Gender Commerce: What is behind the little-known shopping trend?

Until recently, websites and shopping apps were designed and built primarily for men. That should change with gender commerce. Julia Saswito and Marc Schürmann reveal what has happened in recent years and where the journey is headed.

Women and men think differently. This is nothing new and also applies to their behavior in the digital world. What is new, however, is that more and more companies are becoming aware of this fact and are increasingly designing their online shops, websites and mobile apps to meet the needs of female users. If you consider that women make more than half of all online purchases, everything else could safely be described as grossly negligent.

Great progress in recent years

Mostly male developers have designed mostly male websites. Abstract cutouts, technical details, numbers and never-ending product names were commonplace online. Indeed, it took a moment for word to get around that this depiction was more likely to deter half the population than to motivate them to buy. A lot has happened in recent years.

In the meantime, various studies have made it clear to what extent the online behavior of women and men differs, and service providers made recommendations as to why and how these findings can be incorporated into the design of websites and online shops. For example, it has been found that women are fixated on subjects, not objects. So if the exempted product works for men, women prefer the representation in the context of people.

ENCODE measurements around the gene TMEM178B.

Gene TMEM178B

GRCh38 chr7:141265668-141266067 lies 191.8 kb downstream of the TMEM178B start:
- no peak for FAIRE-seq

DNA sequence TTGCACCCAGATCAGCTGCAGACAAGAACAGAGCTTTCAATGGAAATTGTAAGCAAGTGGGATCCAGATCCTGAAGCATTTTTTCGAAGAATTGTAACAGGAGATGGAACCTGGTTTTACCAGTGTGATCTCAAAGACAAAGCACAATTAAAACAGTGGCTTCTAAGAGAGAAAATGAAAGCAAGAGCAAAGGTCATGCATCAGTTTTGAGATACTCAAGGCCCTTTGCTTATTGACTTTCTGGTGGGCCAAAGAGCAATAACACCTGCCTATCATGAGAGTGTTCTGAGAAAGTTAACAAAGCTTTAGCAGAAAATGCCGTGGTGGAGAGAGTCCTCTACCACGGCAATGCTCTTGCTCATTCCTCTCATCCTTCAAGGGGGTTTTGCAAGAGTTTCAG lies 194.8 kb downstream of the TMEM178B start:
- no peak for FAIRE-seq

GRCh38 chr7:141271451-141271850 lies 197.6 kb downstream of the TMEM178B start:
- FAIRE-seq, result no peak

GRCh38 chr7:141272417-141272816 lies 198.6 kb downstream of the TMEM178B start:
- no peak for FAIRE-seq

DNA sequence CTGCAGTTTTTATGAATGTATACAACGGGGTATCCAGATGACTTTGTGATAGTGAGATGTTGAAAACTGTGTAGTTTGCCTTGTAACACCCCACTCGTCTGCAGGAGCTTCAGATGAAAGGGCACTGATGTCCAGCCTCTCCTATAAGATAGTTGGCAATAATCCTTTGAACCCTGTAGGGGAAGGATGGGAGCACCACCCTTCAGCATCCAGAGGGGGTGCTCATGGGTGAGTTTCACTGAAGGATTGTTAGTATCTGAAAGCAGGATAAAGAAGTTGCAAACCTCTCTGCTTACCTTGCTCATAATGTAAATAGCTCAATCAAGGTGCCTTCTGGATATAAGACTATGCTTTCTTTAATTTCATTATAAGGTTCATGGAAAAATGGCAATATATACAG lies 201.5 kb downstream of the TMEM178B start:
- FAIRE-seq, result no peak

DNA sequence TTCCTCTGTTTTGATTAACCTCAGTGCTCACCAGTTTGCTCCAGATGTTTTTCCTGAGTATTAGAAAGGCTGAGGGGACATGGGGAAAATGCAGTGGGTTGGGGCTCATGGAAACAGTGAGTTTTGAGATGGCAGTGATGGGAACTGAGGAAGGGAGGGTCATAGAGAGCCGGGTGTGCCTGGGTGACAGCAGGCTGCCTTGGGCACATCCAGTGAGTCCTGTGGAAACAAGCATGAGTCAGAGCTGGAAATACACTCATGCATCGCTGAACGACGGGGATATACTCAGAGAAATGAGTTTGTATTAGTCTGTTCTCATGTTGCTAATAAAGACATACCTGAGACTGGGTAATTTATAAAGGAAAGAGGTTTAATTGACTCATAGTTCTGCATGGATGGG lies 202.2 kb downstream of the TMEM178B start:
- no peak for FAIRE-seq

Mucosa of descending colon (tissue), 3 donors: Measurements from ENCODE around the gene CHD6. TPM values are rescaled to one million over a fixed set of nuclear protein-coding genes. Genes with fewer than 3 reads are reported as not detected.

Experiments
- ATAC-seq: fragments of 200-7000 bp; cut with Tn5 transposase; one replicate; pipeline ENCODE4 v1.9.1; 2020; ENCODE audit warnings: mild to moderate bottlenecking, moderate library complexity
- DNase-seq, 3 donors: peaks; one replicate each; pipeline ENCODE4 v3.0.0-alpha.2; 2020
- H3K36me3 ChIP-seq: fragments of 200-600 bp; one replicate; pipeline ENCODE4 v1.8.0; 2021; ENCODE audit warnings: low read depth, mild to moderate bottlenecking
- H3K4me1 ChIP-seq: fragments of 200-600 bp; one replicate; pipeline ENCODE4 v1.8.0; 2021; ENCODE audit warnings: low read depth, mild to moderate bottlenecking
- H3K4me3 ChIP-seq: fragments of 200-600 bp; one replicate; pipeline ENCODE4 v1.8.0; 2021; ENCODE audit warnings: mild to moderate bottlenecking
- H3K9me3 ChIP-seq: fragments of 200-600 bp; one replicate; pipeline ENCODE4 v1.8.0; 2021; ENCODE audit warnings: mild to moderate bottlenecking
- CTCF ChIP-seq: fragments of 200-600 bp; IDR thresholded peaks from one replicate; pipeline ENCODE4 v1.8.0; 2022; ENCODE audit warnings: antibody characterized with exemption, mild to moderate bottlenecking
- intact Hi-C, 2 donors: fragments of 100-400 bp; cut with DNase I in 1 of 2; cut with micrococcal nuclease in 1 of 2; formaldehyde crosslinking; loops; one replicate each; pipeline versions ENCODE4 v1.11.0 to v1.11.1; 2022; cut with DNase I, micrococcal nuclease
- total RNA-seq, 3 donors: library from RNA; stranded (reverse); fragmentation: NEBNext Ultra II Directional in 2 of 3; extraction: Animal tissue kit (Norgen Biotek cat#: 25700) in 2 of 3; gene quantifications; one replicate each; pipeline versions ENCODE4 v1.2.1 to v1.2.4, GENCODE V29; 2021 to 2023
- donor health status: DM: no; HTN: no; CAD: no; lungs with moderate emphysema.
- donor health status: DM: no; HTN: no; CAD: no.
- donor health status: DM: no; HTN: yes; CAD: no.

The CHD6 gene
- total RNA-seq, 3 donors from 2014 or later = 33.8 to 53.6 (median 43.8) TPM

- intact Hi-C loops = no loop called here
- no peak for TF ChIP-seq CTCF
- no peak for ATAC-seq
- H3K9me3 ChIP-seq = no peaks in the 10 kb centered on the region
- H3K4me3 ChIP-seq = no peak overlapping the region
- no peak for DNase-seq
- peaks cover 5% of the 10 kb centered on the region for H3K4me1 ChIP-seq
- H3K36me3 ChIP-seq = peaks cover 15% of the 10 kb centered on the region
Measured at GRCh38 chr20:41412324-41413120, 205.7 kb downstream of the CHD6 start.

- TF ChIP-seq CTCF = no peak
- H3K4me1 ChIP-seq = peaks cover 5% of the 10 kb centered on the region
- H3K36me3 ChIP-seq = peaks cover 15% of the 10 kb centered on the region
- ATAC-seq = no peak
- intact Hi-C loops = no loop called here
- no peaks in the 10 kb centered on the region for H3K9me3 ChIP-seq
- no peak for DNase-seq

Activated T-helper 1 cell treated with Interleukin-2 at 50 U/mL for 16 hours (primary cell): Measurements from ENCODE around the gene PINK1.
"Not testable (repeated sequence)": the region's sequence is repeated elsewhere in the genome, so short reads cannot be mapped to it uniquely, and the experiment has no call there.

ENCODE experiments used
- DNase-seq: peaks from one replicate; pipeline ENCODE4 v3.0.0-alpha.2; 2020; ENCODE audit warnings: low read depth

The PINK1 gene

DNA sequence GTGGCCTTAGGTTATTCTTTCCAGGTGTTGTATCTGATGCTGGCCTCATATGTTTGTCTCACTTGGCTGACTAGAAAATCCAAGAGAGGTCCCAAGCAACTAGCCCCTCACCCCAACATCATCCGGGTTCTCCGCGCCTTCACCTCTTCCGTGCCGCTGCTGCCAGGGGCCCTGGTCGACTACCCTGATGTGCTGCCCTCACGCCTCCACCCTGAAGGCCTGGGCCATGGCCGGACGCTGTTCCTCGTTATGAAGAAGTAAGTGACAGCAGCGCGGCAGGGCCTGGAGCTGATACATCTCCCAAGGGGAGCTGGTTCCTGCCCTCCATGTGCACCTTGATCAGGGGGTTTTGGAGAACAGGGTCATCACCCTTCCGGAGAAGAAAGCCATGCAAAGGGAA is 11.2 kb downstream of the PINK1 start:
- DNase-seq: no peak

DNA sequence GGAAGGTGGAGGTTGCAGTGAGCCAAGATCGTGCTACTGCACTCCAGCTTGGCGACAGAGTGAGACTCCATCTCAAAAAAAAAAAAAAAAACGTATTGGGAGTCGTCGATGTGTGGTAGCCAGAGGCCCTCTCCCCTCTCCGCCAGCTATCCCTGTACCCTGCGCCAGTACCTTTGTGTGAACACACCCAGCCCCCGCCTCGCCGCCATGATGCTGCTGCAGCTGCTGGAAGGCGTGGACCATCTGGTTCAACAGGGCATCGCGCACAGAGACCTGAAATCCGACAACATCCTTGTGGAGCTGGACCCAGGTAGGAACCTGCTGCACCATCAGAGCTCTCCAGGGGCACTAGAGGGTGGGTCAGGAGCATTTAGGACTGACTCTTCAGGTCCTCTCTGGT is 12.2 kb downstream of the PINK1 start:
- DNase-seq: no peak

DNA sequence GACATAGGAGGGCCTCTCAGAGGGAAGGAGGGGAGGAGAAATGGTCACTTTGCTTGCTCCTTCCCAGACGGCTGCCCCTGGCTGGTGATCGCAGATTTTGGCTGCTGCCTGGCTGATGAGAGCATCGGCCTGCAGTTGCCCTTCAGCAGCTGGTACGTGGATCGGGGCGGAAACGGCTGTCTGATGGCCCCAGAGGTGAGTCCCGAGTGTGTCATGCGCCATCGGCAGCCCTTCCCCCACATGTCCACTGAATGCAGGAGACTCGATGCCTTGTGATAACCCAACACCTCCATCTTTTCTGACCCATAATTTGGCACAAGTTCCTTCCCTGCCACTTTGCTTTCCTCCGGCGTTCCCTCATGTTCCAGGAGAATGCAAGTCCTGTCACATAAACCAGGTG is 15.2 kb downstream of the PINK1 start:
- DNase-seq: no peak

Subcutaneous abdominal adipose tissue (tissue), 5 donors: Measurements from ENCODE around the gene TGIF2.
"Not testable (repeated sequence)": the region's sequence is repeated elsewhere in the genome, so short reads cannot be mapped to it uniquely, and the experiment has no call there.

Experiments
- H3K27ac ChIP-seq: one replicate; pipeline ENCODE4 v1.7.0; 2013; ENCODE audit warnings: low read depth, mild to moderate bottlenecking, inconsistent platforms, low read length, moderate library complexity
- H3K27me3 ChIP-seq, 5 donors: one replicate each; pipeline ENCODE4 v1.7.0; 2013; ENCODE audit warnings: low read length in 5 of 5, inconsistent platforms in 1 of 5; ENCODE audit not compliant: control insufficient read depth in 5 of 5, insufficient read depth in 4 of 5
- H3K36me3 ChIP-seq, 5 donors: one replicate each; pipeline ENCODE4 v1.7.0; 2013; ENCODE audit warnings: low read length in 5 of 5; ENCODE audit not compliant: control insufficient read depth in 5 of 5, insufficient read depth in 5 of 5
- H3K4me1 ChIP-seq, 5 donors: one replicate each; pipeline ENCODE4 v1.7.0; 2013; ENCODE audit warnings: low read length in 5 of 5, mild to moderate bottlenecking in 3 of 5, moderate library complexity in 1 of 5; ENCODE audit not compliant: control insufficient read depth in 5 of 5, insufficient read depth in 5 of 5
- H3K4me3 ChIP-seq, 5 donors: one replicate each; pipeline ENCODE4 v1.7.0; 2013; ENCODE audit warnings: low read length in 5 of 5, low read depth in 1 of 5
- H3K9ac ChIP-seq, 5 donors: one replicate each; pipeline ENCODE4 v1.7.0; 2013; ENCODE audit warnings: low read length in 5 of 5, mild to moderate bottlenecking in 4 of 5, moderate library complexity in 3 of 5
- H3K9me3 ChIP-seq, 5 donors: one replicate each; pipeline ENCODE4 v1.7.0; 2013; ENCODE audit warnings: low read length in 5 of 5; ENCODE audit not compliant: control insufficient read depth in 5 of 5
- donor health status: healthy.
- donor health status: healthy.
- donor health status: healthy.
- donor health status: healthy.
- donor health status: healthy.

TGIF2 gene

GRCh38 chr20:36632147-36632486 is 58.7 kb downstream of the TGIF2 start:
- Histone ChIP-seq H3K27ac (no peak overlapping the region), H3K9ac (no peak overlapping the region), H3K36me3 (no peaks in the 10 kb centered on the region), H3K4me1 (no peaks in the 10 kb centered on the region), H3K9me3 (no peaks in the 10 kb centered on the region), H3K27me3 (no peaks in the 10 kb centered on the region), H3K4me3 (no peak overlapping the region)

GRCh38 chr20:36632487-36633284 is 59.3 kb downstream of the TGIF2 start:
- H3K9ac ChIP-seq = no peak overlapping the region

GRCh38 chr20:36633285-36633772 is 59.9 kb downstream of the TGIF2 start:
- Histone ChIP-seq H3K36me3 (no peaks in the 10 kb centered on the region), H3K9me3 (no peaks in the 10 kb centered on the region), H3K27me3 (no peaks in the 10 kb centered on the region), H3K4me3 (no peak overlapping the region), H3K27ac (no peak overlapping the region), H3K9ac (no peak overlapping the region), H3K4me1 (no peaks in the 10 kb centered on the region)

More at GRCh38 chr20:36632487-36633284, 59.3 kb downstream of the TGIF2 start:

For this reason, brands are telling stories more and more frequently and showing the portfolio in connection with people and everyday situations. And what works for women doesn’t have to be bad for men: Both target groups can clearly see the actual size of the product and its functions or advantages in the picture. Since it is often women who do initial research on a particular product on the Internet before discussing the details with their partner, this strategy ultimately has a positive effect on the entire buying process.

Offering inspiration instead of giving away potential

In addition, the field reports, testimonials and influencers that are so important for women are now in greater use. The fact that women are looking for inspiration online is also increasingly being taken into account by shops. For example, the provider suggests other pieces that match the outfit for the selected trousers.

This large selection of different products helps women to weigh, compare and ultimately find the “perfect solution”. For shop owners, this means making shopping lists and shopping baskets accessible for a long time and understanding them as a kind of pause for reflection. Because while the man searches and buys specifically, women constantly check and adjust their selection criteria. If shop operators no longer display the products that were “parked” on the watch list a few days ago, they are wasting great potential. Perhaps after much deliberation, the customer has come to the decision that she would like the parts stored there after all.

Even more satisfied customers thanks to innovative technologies